The son of a chemist and a school-teacher in his hometown of Westlake village, Calif., Jones had decided on a career in environmental law—something he still hopes to pursue. “I grew up in a pretty rural place north of Los Angeles,” says the youngest of three Jones boys. “I had a lot of time as a kid to roam around the hills and streams and appreciate nature.” Under the tutelage of Schmid and older players at UCLA, the nature boy became a goal-scoring machine. He dropped out of college to play on the 1992 Olympic team and then accepted an invitation to the U.S. team training center in Mission Viejo, Calif.

Jones’s teammates, who call him Medusa or Rastaman, like to rib him about his distinctive hairstyle. As the players were introduced to a crowd at the opening of the training center, defender Alexi Lalas announced to a group of Jones devotees that he would sell individual dreadlocks afterward in the parking lot. “I hope he doesn’t try that again,” says Jones. “I don’t want this cult thing to get out of hand.”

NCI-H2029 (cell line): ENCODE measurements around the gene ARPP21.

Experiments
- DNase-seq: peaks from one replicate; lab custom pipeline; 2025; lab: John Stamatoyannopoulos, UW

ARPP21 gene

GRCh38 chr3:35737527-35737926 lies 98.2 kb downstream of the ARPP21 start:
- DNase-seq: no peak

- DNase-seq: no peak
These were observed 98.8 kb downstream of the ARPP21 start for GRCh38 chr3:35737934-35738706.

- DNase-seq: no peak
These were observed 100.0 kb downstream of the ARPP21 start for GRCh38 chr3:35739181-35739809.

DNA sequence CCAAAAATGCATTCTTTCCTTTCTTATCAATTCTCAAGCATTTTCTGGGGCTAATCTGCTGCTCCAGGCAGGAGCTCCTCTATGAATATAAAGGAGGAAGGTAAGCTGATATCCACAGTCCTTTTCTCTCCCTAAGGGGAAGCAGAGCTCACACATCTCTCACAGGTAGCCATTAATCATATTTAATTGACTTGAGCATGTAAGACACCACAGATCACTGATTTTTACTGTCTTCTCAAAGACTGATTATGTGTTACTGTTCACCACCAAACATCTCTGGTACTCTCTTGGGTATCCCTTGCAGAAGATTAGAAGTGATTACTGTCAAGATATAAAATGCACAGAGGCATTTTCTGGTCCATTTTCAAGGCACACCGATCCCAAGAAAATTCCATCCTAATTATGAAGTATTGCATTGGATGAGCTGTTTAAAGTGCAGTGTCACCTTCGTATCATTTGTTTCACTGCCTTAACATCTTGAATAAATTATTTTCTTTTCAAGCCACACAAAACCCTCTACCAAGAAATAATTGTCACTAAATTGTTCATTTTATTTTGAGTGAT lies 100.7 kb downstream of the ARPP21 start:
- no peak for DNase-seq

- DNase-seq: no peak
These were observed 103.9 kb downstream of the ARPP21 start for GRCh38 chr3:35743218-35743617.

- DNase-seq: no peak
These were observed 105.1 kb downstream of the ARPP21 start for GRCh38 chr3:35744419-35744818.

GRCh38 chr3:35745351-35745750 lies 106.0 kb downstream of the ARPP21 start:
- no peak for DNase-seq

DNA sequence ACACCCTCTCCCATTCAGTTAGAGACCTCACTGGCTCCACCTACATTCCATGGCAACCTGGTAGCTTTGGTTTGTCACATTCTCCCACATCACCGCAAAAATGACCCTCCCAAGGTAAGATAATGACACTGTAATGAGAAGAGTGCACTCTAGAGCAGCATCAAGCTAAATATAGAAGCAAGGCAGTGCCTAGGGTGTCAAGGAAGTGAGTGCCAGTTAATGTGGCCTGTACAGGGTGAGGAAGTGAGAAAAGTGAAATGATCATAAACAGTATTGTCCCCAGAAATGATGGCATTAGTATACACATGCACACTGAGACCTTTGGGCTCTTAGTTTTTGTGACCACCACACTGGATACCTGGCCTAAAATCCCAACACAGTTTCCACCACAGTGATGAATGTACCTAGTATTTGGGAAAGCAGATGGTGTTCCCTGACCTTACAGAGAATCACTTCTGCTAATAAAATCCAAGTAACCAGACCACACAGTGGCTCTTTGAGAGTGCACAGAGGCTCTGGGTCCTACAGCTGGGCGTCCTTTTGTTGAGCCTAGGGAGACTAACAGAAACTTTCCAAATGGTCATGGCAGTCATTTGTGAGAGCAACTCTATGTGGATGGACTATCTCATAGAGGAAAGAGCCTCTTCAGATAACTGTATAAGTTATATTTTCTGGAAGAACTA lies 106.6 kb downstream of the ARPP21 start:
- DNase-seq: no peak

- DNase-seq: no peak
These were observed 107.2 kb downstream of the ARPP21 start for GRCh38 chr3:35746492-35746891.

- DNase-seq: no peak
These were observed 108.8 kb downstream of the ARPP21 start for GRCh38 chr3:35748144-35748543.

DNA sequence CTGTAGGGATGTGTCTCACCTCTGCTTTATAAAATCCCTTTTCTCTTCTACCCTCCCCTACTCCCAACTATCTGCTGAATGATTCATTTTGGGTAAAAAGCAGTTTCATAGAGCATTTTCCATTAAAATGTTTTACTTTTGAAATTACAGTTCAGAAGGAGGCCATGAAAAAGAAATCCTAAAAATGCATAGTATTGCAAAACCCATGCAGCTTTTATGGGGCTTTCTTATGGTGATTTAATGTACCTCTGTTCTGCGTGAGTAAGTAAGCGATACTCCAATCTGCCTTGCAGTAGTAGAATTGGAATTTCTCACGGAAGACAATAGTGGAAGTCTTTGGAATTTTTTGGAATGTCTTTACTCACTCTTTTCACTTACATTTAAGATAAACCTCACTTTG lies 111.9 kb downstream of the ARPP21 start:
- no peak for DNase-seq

For Claudio, young enough to walk was old enough to kick

From his first wobbly steps as a toddler, when his father would roll him a stuffed ball on the living-room carpet, Claudio Reyna learned to play soccer as naturally as he walks. “I guess I got a head start,” says the soft-spoken 20-year-old.

Enthusiasts hope that Reyna, called by pundits the “future of American soccer,” will give their sport a head start too. “Claudio has that rare sixth sense that makes him one of the most gifted players in the game,” says assistant coach Steve Sampson. “When he gels the ball, it’s electric.”